Californians love lush, beautiful gardens, but with Sacramento receiving less than 20 inches of precipitation each year, water-hungry plants can be tough to care for. With much of California’s water being imported from other places, it’s easy to see why lawn replacement and native plant gardens are increasing in popularity.
Why Use Native Plants?
In addition to the time and monetary costs of watering your lawn or garden each day, frequent watering leads to increased runoff, erosion, and fertilizers and pesticides being washed into local water supplies and eventually into the ocean. A greener and lower maintenance option is to choose plants that don’t require as much water to live.
California native plants are adapted to live in Sacramento’s natural environment. They thrive without additional watering in all but the most extreme conditions. In addition, they grow deep root systems that retain soil when rain does fall, and they provide valuable habitats for native wildlife and insects, including important pollinators like butterflies. As a watering supplement during the dry season, consider collecting rainwater and using it when needed.
If you are considering incorporating native California plants into your landscape, replacing water-hungry landscaping plants with water-conserving native varieties is a good first step. California poppies, sky lupines, tidy tips, and globe gillas all produce beautiful flowers and can be used for edging or anywhere else you might plant flowers. Consider succulents and cacti for year-round interest and as permanent landscaping features.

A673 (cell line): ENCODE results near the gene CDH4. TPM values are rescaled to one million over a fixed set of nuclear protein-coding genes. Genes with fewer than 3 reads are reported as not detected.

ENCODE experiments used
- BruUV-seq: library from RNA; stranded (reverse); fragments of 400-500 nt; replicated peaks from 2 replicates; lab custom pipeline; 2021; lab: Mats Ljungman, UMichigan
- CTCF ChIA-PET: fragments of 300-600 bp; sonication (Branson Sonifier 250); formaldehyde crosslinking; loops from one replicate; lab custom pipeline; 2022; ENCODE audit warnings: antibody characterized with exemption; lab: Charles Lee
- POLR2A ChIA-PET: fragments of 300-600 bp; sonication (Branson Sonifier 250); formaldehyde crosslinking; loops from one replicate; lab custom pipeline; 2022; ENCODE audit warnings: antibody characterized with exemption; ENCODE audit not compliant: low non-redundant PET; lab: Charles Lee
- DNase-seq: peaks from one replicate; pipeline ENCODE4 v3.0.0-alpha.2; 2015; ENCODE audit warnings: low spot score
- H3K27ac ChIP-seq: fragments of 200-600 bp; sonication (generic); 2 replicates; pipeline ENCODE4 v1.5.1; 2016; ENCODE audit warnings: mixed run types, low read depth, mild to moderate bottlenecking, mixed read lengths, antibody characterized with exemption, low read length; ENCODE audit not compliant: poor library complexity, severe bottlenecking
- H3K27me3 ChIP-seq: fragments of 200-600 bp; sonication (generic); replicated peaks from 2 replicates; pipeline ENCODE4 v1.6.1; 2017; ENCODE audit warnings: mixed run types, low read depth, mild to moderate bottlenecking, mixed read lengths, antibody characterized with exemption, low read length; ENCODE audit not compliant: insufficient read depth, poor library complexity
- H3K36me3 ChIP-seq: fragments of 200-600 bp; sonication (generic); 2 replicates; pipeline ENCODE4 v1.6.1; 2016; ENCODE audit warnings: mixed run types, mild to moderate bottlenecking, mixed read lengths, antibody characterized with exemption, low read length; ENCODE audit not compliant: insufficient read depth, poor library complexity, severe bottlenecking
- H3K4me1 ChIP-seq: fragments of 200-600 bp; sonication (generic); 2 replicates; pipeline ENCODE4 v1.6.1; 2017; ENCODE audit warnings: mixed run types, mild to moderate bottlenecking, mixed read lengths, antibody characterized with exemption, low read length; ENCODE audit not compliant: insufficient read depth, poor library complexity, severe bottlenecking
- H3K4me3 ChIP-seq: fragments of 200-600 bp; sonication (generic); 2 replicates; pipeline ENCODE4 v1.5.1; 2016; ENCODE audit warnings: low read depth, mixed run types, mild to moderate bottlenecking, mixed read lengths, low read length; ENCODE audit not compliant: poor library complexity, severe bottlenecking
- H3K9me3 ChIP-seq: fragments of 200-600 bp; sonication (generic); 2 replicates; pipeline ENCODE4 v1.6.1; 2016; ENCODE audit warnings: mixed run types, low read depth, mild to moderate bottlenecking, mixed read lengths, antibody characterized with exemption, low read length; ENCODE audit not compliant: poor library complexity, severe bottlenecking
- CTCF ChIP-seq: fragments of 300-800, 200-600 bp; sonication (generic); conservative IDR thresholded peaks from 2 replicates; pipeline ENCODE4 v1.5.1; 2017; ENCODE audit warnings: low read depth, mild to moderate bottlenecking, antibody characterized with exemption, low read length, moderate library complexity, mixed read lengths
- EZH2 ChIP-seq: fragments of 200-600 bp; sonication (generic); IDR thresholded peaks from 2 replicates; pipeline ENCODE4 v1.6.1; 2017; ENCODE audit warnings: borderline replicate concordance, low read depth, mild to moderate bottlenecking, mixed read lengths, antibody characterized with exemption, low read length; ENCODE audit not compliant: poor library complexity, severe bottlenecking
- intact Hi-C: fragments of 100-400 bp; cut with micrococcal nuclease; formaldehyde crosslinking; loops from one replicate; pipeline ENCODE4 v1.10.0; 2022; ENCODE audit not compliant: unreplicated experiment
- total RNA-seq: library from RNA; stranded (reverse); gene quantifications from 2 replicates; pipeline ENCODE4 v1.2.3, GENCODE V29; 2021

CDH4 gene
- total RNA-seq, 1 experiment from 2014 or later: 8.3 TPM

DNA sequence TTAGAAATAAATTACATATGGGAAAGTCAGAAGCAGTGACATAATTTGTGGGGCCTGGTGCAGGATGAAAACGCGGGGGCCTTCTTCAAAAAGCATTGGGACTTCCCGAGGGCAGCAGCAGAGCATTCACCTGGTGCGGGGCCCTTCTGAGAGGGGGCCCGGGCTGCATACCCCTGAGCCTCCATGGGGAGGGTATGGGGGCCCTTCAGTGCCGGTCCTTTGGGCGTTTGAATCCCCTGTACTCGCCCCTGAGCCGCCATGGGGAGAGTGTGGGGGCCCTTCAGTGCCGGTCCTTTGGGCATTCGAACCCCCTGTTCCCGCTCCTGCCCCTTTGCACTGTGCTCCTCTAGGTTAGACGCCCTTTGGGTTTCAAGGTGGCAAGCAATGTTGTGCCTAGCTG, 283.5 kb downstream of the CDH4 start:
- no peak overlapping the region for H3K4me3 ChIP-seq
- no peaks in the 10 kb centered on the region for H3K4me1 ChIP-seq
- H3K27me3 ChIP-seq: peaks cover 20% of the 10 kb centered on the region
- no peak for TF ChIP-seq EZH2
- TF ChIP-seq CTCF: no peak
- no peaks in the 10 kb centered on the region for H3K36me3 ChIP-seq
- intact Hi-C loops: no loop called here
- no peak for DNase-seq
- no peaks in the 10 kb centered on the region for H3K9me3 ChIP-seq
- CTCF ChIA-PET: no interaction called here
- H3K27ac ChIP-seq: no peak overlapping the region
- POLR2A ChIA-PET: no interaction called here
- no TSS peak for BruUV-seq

If you are thinking of planting trees on your property, you should be aware that may trees, especially when young, require large amounts of water to survive. To mitigate this, choose native tree types. While the chaparral landscape generally features low bushes, some tall trees do well in arid conditions. Native varieties of sycamore, cottonwood, laurel, and wax myrtle do well with minimal watering, as do certain varieties of coastal oaks. Even some manzanitas, like the bigberry and island varieties, can grow large enough to resemble trees.
For the greatest water-reduction effect, consider replacing your lawn. Cool season grasses that make up most turf are generally not highly drought-tolerant and require intensive management to stay green and lush in an arid environment. Native ground covers such as the seaside daisy are one option. Alternatively, replace your lawn with chaparral grasses. Creeping sage and purple needlegrass are native options that are interesting to look at, require little water, and are not considered a wildfire hazard.
Lawns and gardens are a huge source of water waste in California. Native California plants are adapted to arid environments and ready to thrive and look beautiful without hours of intensive, and often, expensive management. Embrace the natural beauty of our state with native plants to make your landscape more water efficient.
Looking to make your current watering system more efficient? Outside of proper plant selection, each home should install an automatic sprinkler system that runs on timers and uses as little water as possible. Contact the professional team of Sacramento plumbers at Ace, we are sprinkler and whole home water conservation experts!